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Freedom at the Edge

The next time you find yourself going through the motions in your yoga practice, why not imagine that your mat ends at the edge of the Grand Canyon?

By Shiva Rea

Imagine you are balancing on the edge. With a mixture of inspiration and trepidation, you contemplate your next move. You press down through your foot and hold yourself steady with one hand as you prepare to reach as far as you can with your other arm and leg. You make your move on an inhalation to harness the power of your breath and maintain your inner steadiness. For a moment, time stands still—no thought, no separation—just an expanded sense of being alive, of being whole, as you hover on the edge.

This edge could be a rock face in Joshua Tree or the pose Vasisthasana, in which you balance on the side of one foot and the palm of your hand, holding your big toe and extending your leg into the sky. Yoga and rock climbing meet at this potent place, "the edge"—where meditation happens spontaneously through intense focus, like a fire starting from a magnified ray of sunlight. The edge sharpens your concentration: Being several stories off the ground or standing on your hands naturally wakes you up. But it takes skill to be there and enjoy what the edge offers, not with reckless abandon but with mindfulness and respect.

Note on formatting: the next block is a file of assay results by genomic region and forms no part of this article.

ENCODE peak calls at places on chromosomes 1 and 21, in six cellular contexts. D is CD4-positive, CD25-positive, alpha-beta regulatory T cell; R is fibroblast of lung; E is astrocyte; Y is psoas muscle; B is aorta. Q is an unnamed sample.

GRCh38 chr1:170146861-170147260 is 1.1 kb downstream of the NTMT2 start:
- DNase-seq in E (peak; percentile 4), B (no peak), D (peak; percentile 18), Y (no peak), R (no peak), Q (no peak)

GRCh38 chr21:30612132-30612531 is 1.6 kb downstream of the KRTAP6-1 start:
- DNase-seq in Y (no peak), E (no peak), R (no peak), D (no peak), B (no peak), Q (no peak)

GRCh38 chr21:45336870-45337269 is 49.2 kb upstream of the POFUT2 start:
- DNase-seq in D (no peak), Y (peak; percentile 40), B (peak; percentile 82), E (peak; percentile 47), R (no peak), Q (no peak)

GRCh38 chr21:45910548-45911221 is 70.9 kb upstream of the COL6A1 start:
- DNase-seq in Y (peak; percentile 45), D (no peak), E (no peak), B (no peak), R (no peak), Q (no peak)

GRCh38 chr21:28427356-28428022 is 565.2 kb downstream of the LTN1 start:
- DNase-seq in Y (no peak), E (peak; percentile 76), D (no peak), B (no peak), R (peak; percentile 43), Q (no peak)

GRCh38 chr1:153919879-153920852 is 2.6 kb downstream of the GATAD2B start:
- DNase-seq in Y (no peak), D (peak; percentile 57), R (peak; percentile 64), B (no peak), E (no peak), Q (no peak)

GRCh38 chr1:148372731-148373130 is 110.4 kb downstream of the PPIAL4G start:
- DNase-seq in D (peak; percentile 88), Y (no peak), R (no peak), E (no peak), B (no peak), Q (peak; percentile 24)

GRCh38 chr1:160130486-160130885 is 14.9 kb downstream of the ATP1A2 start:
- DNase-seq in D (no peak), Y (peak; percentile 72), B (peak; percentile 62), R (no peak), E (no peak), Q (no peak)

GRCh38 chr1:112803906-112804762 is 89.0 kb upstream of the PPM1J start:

Many people who practice hatha yoga and meditation are heading to the rocks for vertical yoga teachings: learning to move from the center, to cultivate meditation within action, and live within the present moment, breath by breath. What is often taken for granted on our yoga mats becomes pivotal on the rock. While awareness of the mound of your big toe is important in standing poses, it is sometimes all you have as a balance point when you're climbing. Being centered is the difference between reaching to the next level or falling into the ropes. Staying focused is the difference between moving with lightness or stalling from fear. Like yoga, what brings people back to the rocks is the transformation experienced at the end of a climb, when there is a reconnection with oneself, with nature, and with the joy of life itself.

The next time you find yourself going through the motions in your yoga practice, imagine that your mat ends at the edge of the Grand Canyon. As you look down within your imagination, the sense of expansive space can take you quickly out of the doldrums and help you, in the words of the late, great Poonjaji, "wake up and roar!" As you move through the asanas, explore the balance point within a pose as if your life depended on it. Seizing the moment, find freedom on the edge.

Shiva Rea is an international teacher and the creator of Prana Flow Yoga.
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Reader Comments

meg

I would love an article on yoga
for swimmers.
Thanks

Michelle

I started rock climbing before I started yoga. I quickly realized how important my yoga practice became for the other...an article on yoga for climbers really would be great!

Jamie

I second the request for an article on yoga for climbers.

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